Donate $25.00

Your donations will help our MALAS graduate students to share their unique, dynamic, interdisciplinary research findings with their peers and with other scholars across the globe. Be generous if you can!

View Progress

Thursday, August 16, 2012

MALAS is Thrilled to Announce Our First Chavela Vargas Predoctoral Resident Scholar: Laura Herbert, Ph.D. Candidate, The University of Michigan

MALAS, the Master of Art in Liberal Arts and Sciences at SDSU, is proud to announce a Chavela Vargas predoctoral fellow program for 2012-2013. The recently deceased Chavela Vargas (video below) was a groundbreaking international artist whose work in music, social justice, and gender politics made dramatic contributions to culture and justice on both sides of the Rio Grande river and beyond. It is this singular, dynamic, and boundary-crossing/breaking ability that set Vargas apart from other entertainers and why MALAS elected to grace our first predoctoral fellow program with her name.

Frida Kahlo and Chavela Vargas
Our selected fellow for 2012-13 is a remarkable graduate student from the Spanish section of the Department of Romance Languages & Literatures at the University of Michigan: Laura Herbert. Ms. Herbert is presently working on her dissertation, "The Post-NAFTA Intersections of Culture, Market, Nation and Gender on the US-Mexico Border" with her supervisory team of professors: Gareth Williams (chair), Colin Gunckel, and Lawrence LaFountain-Stokes.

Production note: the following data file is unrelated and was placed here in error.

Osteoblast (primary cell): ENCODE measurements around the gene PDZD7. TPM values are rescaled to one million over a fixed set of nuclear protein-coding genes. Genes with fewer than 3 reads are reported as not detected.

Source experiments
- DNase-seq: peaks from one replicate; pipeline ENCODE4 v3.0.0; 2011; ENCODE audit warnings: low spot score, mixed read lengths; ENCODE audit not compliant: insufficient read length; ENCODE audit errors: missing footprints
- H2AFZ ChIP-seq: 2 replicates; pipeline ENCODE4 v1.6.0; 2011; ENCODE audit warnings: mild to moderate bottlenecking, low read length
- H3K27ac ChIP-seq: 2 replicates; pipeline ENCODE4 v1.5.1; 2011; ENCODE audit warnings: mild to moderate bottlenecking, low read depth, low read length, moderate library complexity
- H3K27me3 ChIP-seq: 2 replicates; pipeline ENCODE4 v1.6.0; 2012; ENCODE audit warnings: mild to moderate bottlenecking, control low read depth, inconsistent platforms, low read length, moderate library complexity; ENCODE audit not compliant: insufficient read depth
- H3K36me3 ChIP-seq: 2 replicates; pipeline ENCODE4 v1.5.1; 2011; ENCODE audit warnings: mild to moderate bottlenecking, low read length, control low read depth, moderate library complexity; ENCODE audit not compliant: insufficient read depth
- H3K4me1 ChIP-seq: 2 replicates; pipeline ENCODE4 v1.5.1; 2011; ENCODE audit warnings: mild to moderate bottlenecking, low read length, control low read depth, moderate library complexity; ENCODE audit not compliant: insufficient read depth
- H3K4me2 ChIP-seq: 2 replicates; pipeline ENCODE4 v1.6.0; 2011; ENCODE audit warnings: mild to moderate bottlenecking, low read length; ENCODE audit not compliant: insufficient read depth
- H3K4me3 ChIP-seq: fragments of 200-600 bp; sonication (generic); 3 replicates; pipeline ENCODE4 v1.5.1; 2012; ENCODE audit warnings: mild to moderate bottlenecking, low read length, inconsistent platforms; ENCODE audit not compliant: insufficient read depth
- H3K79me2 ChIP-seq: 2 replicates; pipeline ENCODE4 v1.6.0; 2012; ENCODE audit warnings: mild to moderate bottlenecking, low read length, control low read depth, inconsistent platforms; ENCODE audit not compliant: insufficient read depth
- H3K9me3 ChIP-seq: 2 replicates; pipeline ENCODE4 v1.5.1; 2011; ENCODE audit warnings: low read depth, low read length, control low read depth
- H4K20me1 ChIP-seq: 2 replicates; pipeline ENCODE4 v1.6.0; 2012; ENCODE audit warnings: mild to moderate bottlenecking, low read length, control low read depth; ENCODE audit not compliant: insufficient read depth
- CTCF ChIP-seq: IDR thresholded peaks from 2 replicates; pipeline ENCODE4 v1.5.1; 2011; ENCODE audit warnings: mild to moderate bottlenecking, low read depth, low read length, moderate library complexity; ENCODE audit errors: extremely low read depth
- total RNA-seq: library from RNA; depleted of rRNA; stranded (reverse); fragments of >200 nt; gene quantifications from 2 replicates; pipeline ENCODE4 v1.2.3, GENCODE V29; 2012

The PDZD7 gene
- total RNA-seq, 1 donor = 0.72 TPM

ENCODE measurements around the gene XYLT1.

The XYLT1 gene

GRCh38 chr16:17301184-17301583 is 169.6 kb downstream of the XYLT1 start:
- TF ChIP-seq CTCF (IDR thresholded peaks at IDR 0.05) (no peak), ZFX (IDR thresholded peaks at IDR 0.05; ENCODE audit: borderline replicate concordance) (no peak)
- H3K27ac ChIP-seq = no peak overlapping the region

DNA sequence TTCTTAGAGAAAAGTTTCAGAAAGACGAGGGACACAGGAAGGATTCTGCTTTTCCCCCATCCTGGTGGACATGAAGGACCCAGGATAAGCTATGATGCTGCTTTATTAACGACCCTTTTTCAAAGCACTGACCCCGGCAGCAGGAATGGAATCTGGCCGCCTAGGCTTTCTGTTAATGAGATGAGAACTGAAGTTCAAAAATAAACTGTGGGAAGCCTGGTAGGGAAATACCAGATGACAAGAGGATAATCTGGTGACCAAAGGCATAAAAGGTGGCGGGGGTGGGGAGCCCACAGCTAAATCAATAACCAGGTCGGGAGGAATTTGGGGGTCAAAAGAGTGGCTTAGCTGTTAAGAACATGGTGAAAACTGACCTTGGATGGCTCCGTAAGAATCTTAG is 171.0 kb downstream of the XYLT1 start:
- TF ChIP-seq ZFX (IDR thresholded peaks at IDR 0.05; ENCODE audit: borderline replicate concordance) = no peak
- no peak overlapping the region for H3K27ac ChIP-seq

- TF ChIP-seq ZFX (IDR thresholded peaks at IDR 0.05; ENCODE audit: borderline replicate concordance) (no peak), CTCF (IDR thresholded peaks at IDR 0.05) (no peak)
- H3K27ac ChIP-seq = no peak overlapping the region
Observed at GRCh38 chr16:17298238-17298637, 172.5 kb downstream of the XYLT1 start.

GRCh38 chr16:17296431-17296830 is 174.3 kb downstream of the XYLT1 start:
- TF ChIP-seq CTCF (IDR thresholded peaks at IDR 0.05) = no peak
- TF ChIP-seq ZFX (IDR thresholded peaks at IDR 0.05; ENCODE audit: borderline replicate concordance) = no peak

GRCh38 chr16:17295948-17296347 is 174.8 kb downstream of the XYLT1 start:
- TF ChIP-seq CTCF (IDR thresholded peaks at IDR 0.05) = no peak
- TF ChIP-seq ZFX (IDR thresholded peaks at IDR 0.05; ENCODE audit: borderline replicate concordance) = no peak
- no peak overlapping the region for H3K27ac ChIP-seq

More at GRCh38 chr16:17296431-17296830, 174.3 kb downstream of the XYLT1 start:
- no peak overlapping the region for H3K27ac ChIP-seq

Congratulations to Laura Herbert and welcome to SDSU and to MALAS. Herbert will be sitting-in and guest lecturing in MALAS seminars throughout the Fall and Spring and will lecturing on her research at a date to be determined.


Laura M. Herbert

I am a doctoral candidate at the University of Michigan in Romance Languages honored to be the MALAS Chavela Vargas predoctoral fellow for 2012-2013. My thesis focuses on how national mythologies in the United States and Mexico have shifted under the current neoliberal paradigm and how these mythologies mobilize and manipulate certain forms of embodiment. I am particularly interested in the telenovela industry and the work of Roberto Bolaño. I received my B.A. summa cum laude in 2007 from the Ohio State University and in 2008 I began my graduate work in 2008 at Michigan where I am the very fortunate recipient of the Jacob K. Javits fellowship. When I´m not studying, I´m into cooking and yoga!

Here are some of Laura's recent doings:


“Nosotras versus We: Translating the Implicit Feminism in Pensamientos, prácticas y acciones del GAC,” Translating Intersectionality: Language and the Politics of Multilingual Feminist Solidarities. National Women´s Studies Association Annual Meeting. Oakland California. November 2012.